This rhyming picture book about an amphibian with a big appetite has as much bounce as its titular character's spring-action legs. The "small, green frog/ on a half-sunk log/ in the middle of a bog" has, apparently, an expandable belly that can keep up with his big eyes and quick tongue. He rapidly ingests "one tick/ as it creeps up a stick," "two fleas/ as they leap through the reeds," and so on, until his wildly bulging form comes to the attention of an alligator-whom the frog had mistaken for the half-sunk log. After a dramatic splash, all the creatures involved get their just deserts. Wilson's (Bear Snores On) blend of early learning concepts, humor and wordplay make for a jaunty read-aloud. Rankin's (Mrs. McTats and Her Houseful of Cats) sassy, intricately composed watercolors feature variegated, saturated backgrounds that often look appropriately bog-spattered and sun-dried (even, sometimes, tie-dyed). Throughout, various insects and the frog himself are more crisply rendered, allowing readers to appreciate their comic expressions. Ages 3-7. (Sept.) Copyright 2003 Reed Business Information.
A new addition to the genre that includes stories like "Wide Mouth Frog" and "There was an Old Lady who Swallowed a Fly," this book uses repetition and counting in a way that is predictable and ordinary. The frog eats one tick then two flies and three flies and so on. In the end all are freed when the frog is scared by a large 'gator and the lunch menu is able to escape. Not for the squeamish, educators and librarians will quickly realize that in these pages creatures are eating other creatures. Additional readability issues arise. The rhythm is catchy and suggests at times that the text should be sung aloud or presented with some activity. Font changes and parentheses also call for audience participation but no directions are given. The artwork is lush and provocative. For such a picture-dependent story the illustrations often seem misplaced. Useful for story time. 2003, Margaret K. McElderry Books/Simon & Schuster Children's Publishing Division,
School Library Journal
PreS-This imaginative counting book will keep children laughing as a little frog eats his way through a variety of swamp delicacies, including "ONE tick," "TWO fleas," "THREE flies (Oh, my!)," "FOUR slugs," and "FIVE snails." Upon consuming each snack, "the frog grows a little bit bigger." After he has reached massive proportions, he is suddenly startled when the log he has been resting on develops a pair of yellow eyes and wide jaws. He screams "Gator!" opening his own mouth so wide that the creatures he has eaten are able to escape from his crowded stomach. The countdown is from five to one as the frog shrinks back to his normal size. Happily, the gator loses interest and swims away, because "the itty-bitty frog/isn't big enough to chomp." This gastronomic adventure is told in catchy rhyming verse, complemented by soft, dreamy watercolors that perfectly re-create the bog. The illustrations are enhanced by humorous details, including a flea circus set up in the background, the frog's jaunty sun hat, and the expressive faces of the swamp creatures crammed into the frog's belly. Reminiscent of "There Was an Old Lady Who Swallowed a Fly," this quirky counting book makes a fine companion to similar titles such as Marilyn Singer's Quiet Night (Clarion, 2002) and Eric Carle's The Very Hungry Caterpillar (Philomel, 1969).-Linda L. Walkins, Mount Saint Joseph Academy, Brighton, MA Copyright 2003 Reed Business Information.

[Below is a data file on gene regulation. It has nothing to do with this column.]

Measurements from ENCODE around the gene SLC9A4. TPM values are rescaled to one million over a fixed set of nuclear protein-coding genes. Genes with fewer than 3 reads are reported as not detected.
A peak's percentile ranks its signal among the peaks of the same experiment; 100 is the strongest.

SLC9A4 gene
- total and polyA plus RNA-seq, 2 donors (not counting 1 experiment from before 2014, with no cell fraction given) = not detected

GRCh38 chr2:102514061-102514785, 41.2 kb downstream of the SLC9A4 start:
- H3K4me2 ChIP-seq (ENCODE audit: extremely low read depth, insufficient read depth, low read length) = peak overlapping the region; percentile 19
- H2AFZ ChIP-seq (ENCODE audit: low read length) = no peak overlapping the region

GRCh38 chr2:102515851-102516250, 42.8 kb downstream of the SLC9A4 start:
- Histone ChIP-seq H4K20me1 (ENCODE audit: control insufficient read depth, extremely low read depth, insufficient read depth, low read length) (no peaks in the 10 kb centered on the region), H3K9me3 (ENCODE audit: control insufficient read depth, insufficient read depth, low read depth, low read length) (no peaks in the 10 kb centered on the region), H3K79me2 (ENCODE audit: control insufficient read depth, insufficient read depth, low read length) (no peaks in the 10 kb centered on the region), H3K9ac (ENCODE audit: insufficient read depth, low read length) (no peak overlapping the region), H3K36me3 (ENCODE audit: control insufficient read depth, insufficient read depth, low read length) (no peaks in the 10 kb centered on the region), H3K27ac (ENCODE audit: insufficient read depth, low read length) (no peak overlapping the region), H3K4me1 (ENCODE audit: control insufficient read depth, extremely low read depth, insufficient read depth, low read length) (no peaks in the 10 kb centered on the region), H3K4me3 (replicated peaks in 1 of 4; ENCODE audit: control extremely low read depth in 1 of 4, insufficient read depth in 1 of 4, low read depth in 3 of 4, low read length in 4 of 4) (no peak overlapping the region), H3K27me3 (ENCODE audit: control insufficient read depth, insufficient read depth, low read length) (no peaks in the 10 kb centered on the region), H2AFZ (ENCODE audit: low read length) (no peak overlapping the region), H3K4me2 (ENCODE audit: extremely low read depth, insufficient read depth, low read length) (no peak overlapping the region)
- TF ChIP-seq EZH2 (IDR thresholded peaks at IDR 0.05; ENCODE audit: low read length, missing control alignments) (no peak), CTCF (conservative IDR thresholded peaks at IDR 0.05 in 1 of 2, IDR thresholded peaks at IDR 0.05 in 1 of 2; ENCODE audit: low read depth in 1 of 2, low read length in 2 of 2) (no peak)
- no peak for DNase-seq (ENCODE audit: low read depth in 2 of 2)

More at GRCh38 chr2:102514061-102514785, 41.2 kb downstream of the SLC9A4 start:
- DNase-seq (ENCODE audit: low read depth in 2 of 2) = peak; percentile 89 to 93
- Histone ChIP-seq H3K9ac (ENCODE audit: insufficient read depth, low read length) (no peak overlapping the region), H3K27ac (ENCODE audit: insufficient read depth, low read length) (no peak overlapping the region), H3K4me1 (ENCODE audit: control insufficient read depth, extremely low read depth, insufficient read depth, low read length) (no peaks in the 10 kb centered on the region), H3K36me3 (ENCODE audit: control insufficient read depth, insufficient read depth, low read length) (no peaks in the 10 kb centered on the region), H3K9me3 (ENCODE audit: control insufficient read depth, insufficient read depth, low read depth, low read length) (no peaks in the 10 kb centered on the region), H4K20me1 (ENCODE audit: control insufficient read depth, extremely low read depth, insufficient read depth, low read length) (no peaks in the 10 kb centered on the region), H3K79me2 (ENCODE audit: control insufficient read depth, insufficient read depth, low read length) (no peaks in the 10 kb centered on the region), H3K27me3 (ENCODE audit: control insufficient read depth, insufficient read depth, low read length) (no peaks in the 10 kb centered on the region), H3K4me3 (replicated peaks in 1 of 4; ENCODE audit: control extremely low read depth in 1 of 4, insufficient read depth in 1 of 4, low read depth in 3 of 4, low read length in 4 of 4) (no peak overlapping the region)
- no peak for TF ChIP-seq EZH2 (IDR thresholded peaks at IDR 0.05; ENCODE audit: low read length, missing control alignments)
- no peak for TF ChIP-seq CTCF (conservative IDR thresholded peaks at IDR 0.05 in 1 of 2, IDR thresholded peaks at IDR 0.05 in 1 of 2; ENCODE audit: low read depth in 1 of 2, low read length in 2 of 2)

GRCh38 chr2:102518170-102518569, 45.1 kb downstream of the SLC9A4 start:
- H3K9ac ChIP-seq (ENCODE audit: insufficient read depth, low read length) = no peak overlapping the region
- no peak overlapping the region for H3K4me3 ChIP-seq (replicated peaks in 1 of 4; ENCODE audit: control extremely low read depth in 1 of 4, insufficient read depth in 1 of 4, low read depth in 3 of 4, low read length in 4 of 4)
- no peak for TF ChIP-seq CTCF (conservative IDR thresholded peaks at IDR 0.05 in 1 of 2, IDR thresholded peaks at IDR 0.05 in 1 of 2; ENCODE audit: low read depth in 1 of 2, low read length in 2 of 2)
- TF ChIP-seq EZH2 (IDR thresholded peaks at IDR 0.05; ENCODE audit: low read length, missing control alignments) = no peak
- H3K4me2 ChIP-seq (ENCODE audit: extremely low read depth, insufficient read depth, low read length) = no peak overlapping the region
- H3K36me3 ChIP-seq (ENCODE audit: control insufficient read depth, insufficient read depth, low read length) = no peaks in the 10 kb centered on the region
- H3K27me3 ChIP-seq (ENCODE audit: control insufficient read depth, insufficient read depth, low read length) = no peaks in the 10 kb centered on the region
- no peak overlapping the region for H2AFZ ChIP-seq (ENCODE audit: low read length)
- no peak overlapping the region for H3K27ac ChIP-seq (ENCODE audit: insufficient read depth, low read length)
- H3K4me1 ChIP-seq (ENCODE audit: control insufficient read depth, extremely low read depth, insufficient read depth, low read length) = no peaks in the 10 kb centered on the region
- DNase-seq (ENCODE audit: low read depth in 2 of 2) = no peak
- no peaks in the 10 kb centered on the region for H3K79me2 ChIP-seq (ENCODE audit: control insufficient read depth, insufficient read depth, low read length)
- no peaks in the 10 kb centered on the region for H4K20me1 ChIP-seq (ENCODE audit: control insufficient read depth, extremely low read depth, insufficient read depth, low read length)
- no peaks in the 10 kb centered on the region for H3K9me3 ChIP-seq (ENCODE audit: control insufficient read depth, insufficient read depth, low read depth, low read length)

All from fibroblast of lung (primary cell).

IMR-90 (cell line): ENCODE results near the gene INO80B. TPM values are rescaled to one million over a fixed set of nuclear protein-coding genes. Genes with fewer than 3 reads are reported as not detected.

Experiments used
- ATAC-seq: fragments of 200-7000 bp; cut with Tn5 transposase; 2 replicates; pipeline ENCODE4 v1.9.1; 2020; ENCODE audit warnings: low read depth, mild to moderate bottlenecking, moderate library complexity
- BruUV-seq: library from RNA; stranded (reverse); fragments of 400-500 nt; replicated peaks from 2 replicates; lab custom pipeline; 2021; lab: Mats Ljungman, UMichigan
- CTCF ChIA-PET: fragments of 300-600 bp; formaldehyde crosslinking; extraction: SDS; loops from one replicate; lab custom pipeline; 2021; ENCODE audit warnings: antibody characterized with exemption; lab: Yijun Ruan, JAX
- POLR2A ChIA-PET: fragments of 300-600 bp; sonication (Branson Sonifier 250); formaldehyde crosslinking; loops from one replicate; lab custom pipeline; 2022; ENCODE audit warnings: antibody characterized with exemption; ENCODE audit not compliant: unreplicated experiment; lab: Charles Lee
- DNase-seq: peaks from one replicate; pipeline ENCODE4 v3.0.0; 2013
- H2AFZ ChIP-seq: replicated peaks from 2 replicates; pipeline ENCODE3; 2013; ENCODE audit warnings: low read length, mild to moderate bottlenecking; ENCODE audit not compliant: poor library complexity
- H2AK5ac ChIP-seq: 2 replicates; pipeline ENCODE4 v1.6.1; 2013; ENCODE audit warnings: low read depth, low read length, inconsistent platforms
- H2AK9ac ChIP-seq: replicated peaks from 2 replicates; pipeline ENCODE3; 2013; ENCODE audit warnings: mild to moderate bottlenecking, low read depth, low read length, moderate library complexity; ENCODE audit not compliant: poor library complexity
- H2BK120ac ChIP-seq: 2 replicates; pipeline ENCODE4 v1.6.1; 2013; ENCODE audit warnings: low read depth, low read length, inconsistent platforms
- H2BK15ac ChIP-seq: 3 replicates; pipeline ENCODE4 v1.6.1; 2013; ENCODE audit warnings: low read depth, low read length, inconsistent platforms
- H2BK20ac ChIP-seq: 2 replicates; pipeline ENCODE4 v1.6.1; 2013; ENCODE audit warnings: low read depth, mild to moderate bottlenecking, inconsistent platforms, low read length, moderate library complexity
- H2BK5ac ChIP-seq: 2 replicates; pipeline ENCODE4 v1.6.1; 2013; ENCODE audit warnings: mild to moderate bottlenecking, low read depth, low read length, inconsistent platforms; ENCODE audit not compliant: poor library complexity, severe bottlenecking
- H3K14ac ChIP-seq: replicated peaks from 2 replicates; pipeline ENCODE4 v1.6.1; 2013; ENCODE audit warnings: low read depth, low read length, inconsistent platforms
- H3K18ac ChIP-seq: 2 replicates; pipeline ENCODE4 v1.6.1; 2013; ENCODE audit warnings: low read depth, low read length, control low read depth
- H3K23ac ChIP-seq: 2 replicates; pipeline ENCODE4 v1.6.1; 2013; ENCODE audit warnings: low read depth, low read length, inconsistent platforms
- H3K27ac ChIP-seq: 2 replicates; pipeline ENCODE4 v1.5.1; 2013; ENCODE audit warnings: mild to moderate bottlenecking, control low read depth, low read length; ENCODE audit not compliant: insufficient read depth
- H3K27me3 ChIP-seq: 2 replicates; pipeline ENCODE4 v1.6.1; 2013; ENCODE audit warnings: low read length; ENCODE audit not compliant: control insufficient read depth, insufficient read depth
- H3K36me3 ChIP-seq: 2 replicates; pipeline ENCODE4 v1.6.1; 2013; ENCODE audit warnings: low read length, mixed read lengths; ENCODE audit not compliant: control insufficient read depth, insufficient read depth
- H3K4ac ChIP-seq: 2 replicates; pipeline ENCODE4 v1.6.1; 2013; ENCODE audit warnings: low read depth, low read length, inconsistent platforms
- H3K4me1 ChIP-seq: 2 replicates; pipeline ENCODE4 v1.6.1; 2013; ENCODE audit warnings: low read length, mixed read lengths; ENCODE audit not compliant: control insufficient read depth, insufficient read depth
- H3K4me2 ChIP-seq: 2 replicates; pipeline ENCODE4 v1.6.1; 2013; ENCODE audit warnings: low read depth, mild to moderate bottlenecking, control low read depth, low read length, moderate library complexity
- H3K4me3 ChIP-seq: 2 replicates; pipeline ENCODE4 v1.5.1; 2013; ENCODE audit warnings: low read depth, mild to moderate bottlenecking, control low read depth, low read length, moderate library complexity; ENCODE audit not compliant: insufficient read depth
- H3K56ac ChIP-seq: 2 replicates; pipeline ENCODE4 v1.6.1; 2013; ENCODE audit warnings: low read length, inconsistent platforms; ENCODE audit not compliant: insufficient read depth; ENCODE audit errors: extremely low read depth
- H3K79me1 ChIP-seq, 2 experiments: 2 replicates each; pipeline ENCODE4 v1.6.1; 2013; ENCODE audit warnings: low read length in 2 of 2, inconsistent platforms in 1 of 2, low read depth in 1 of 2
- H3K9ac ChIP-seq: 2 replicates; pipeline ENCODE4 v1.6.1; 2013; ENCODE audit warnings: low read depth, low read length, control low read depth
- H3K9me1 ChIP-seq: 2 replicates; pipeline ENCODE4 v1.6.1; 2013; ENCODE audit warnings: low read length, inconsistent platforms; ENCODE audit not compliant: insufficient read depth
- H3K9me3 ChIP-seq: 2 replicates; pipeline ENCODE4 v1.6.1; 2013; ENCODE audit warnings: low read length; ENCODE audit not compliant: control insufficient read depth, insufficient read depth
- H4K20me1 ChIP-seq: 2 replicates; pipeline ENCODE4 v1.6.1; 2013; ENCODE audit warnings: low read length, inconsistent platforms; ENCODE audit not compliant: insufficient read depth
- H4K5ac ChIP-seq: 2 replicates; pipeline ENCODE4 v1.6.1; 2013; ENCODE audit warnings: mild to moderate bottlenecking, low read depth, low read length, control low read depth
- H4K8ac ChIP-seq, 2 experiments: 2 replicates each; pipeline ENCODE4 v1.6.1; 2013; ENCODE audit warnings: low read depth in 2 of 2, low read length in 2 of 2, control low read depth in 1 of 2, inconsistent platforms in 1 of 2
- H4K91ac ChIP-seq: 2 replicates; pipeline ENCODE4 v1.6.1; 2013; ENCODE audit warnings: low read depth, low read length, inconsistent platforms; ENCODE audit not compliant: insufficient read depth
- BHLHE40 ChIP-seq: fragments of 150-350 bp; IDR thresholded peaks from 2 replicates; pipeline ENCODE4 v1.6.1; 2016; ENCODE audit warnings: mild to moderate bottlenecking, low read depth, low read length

A simple counting rhyme relates the tale of a frog who eats his way through the bog: one tick, two fleas, three flies, and so on. Eventually, he gets so fat that the "log" upon which he sits takes notice and reveals itself to be a hungry alligator. The frog's panicked scream allows the contents of his tummy to escape, and out they come, from five snails, to four slugs, back down to the one tiny tick. The appropriately folksy text is nicely complemented by pale, splashy watercolors that evoke the swampy setting perfectly. Frog, fleas, flies, and the other "meals" learn a gentle lesson-the smallest ones stay away from the frog, who therefore stays small enough himself that the gator won't pay him any attention. Since the counting only goes up and down to five and everyone is safe at the end, this is especially suitable for the youngest beginning counters. (Picture book. 3-6)
From the Publisher
"The tautly told tale, dramatic surprise, and appropriate comeuppance for the protagonist will delight young listeners."
Horn Book Guide
"Wilson's bouncy, humorous verses mesh well with Rankin's cartoonlike, watercolor illustrations, which fairly teem with visual asides."
"This imaginative counting book will keep children laughing...."
School Library Journal
"Wilson's blend of early learning concepts, humor, and wordplay make for a jaunty read-aloud."
Publishers Weekly, starred review